The UN Guiding Principles on Business and Human Rights (also known as the Ruggie Principles, for the former UN Special Representative, Professor John Ruggie) and the conventions of the International Labour Organization (ILO) provide a framework for our responsible business practices. Close cooperation with local stakeholders to further the interests of factory workers and the protection of the environment is another tenet of our work. Based on international standards, and taking stakeholder expectations into account, we have formulated the following clear and binding principles for our work:
- Dialogue and participation: When working with our suppliers, we involve both the management (top-down) as well as the workers (bottom-up). Only by involving all interest groups, can joint solutions that are acceptable for all parties be found.
- Setting Targets: We set ambitious but realistic goals, check the impact of our efforts and continually seek to make improvements.
- Responsibility in our daily business: We encourage and empower our operational departments, such as purchasing, quality management or marketing, to proactively and independently implement improvement measures.
- Openness and willingness to learn: We do not want to instruct. Rather, we listen and are open to the views of local stakeholders, openly discuss challenges, are self-critical and learn from our mistakes.
With this approach, we improve working and production conditions, ensure long-term sourcing capacity, and produce goods that make it easier for our customers to make sustainable purchasing decisions. In sum, our sustainability strategy contributes to our long-term business success.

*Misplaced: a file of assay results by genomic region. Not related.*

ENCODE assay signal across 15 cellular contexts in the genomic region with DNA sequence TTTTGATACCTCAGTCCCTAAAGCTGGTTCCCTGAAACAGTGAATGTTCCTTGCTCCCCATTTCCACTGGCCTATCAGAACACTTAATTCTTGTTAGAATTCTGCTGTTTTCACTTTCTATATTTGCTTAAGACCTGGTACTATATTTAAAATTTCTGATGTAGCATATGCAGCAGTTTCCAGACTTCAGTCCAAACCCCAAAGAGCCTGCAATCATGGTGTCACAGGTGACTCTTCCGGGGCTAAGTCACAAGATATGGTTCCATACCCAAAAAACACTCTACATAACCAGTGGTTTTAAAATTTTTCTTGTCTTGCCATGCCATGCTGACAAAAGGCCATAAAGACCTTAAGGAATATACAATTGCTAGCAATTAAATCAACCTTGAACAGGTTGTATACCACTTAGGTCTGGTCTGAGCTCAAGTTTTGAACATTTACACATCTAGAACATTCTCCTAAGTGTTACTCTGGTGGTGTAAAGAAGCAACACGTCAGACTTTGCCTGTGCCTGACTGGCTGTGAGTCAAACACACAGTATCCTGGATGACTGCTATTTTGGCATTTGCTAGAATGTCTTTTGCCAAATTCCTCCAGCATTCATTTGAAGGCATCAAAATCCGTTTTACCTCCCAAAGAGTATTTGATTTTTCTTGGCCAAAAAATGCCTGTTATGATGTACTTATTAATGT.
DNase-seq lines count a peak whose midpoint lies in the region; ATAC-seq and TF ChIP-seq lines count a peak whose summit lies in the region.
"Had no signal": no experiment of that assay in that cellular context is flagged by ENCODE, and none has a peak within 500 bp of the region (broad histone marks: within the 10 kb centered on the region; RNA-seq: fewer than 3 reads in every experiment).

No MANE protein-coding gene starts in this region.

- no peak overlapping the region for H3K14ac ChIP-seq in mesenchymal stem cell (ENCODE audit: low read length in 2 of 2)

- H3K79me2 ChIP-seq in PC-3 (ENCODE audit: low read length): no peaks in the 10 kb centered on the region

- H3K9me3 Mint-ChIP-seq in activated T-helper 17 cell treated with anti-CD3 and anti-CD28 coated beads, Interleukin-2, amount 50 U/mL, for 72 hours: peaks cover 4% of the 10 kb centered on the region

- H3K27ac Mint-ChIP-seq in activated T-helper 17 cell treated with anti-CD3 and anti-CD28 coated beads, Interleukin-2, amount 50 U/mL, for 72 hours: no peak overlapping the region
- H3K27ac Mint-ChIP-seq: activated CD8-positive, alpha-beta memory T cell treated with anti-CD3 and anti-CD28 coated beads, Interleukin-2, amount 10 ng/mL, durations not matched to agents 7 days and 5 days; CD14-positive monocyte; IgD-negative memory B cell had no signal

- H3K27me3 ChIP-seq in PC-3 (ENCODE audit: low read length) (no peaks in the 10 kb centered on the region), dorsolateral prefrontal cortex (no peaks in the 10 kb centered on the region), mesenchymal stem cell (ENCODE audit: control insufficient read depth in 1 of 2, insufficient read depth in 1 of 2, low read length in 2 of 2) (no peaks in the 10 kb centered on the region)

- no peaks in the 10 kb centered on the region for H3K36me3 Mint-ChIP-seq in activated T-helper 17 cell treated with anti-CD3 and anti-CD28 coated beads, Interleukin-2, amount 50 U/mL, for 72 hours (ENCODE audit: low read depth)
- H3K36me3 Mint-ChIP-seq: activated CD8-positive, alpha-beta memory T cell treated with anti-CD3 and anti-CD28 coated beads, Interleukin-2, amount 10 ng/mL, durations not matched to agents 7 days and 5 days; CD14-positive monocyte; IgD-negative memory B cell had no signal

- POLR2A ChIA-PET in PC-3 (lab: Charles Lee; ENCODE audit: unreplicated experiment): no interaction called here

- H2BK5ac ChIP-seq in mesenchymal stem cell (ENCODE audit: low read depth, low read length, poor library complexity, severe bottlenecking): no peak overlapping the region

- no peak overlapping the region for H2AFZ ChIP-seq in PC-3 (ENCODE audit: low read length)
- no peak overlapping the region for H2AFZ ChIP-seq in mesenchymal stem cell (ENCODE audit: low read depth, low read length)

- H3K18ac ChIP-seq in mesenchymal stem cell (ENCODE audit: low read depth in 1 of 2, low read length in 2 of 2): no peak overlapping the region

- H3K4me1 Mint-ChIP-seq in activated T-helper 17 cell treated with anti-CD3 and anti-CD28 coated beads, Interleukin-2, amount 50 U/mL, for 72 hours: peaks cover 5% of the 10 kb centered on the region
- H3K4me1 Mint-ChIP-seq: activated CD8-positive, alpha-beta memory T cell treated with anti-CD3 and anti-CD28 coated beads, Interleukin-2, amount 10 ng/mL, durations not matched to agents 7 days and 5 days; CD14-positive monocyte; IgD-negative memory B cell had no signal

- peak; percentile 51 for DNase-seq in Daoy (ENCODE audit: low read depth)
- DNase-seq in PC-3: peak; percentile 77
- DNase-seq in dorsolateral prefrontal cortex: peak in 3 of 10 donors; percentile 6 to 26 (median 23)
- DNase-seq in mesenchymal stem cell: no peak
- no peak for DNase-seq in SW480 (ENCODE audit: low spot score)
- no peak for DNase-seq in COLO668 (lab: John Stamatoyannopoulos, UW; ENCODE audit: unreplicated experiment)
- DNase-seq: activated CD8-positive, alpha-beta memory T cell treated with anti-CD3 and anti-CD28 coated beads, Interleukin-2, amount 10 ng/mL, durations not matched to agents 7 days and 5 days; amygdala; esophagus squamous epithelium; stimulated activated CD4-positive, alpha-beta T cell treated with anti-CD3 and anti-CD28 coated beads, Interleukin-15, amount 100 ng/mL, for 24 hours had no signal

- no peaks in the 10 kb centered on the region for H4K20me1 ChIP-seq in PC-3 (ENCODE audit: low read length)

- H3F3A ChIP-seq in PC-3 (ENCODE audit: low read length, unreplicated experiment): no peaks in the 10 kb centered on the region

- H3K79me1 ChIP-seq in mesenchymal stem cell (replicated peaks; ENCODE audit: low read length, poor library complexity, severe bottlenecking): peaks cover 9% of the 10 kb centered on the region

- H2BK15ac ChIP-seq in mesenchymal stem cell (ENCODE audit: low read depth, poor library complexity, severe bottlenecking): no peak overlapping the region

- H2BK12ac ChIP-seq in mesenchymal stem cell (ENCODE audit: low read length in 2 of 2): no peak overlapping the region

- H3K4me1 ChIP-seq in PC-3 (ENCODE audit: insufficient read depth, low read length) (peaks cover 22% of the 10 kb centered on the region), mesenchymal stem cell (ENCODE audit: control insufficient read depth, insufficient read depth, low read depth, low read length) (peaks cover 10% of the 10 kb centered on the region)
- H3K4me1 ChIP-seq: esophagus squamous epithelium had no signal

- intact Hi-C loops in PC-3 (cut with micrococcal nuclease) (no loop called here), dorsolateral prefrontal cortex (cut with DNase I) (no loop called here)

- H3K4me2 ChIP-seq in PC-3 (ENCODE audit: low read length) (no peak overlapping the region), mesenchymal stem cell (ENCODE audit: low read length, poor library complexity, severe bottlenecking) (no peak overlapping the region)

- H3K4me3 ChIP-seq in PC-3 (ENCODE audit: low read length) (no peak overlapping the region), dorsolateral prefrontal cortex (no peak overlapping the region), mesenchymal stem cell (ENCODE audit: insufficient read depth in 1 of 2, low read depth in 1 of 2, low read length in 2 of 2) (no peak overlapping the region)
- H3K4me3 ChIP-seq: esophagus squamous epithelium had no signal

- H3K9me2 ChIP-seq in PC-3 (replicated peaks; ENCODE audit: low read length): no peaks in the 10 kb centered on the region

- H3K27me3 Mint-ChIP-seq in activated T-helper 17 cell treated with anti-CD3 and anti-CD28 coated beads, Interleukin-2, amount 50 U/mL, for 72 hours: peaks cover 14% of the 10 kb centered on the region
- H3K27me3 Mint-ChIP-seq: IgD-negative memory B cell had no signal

Implementing Responsible Business Practices Together with Stakeholders
Since 2006, sustainability is firmly anchored in the Tchibo business strategy, in the Tchibo DNA and in the Code of Conduct for our employees; it is a core component of all business processes. Our sustainability goals also shape our relations with suppliers and business partners, through the Tchibo Social and Environmental Code of Conduct (SCoC), which was also created in 2006. It is the basis for all buying contracts, and obligates our suppliers to comply with social and environmental standards. It includes requirements, such as fair wages, safe working conditions and the existence of environmental management systems in our production facilities. Moreover, it is important to us that factory workers can help shape their working conditions. With the WE (Worldwide Enhancement of Social Quality) Programme, we offer managers and workers the opportunity to engage in a structured dialogue process, with support from experienced trainers, to develop improvements in the workplace and implement these together. Finally, we are involved in efforts to enforce the Rights to Freedom of Association and Collective Bargaining.
Our efforts and programmes can only achieve limited progress in countries like China or Bangladesh. The 2013 collapse of the Rana Plaza factory in Bangladesh, with more than 1,100 dead, exemplified the extent of the problem. Improvements can only be made and disasters of this kind avoided if all relevant actors in the value chain work together. Coalitions like the "Accord on Fire and Building Safety in Bangladesh" are an ideal platform for doing so. In this coalition, we are working with other companies and stakeholders on structural solutions to improve the conditions of the entire textile industry in Bangladesh (Responsible business practices).